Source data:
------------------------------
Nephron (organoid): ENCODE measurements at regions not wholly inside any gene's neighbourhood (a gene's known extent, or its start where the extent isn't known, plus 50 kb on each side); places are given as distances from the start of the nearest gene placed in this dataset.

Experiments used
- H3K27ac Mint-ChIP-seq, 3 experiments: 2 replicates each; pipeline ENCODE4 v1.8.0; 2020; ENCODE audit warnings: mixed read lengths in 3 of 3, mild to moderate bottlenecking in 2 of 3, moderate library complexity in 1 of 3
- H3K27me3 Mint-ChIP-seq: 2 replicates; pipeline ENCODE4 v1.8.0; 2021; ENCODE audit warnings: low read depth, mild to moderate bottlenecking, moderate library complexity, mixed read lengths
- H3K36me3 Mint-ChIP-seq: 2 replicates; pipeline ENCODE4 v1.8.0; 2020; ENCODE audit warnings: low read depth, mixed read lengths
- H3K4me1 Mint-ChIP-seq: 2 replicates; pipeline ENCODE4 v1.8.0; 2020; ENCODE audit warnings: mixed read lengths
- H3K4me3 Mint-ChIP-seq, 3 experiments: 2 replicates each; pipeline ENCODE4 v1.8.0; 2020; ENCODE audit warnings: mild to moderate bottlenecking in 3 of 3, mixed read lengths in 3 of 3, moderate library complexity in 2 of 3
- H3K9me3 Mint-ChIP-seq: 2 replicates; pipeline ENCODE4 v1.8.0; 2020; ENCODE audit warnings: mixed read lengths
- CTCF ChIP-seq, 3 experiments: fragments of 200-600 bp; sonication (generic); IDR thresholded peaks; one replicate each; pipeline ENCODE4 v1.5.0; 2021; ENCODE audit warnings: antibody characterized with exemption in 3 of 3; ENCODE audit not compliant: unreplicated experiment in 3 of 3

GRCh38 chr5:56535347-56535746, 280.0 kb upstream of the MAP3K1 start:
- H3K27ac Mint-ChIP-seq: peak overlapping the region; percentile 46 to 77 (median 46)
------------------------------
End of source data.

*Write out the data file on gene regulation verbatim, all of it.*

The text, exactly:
Nephron (organoid): ENCODE measurements at regions not wholly inside any gene's neighbourhood (a gene's known extent, or its start where the extent isn't known, plus 50 kb on each side); places are given as distances from the start of the nearest gene placed in this dataset.

Experiments used
- H3K27ac Mint-ChIP-seq, 3 experiments: 2 replicates each; pipeline ENCODE4 v1.8.0; 2020; ENCODE audit warnings: mixed read lengths in 3 of 3, mild to moderate bottlenecking in 2 of 3, moderate library complexity in 1 of 3
- H3K27me3 Mint-ChIP-seq: 2 replicates; pipeline ENCODE4 v1.8.0; 2021; ENCODE audit warnings: low read depth, mild to moderate bottlenecking, moderate library complexity, mixed read lengths
- H3K36me3 Mint-ChIP-seq: 2 replicates; pipeline ENCODE4 v1.8.0; 2020; ENCODE audit warnings: low read depth, mixed read lengths
- H3K4me1 Mint-ChIP-seq: 2 replicates; pipeline ENCODE4 v1.8.0; 2020; ENCODE audit warnings: mixed read lengths
- H3K4me3 Mint-ChIP-seq, 3 experiments: 2 replicates each; pipeline ENCODE4 v1.8.0; 2020; ENCODE audit warnings: mild to moderate bottlenecking in 3 of 3, mixed read lengths in 3 of 3, moderate library complexity in 2 of 3
- H3K9me3 Mint-ChIP-seq: 2 replicates; pipeline ENCODE4 v1.8.0; 2020; ENCODE audit warnings: mixed read lengths
- CTCF ChIP-seq, 3 experiments: fragments of 200-600 bp; sonication (generic); IDR thresholded peaks; one replicate each; pipeline ENCODE4 v1.5.0; 2021; ENCODE audit warnings: antibody characterized with exemption in 3 of 3; ENCODE audit not compliant: unreplicated experiment in 3 of 3

GRCh38 chr5:56535347-56535746, 280.0 kb upstream of the MAP3K1 start:
- H3K27ac Mint-ChIP-seq: peak overlapping the region; percentile 46 to 77 (median 46)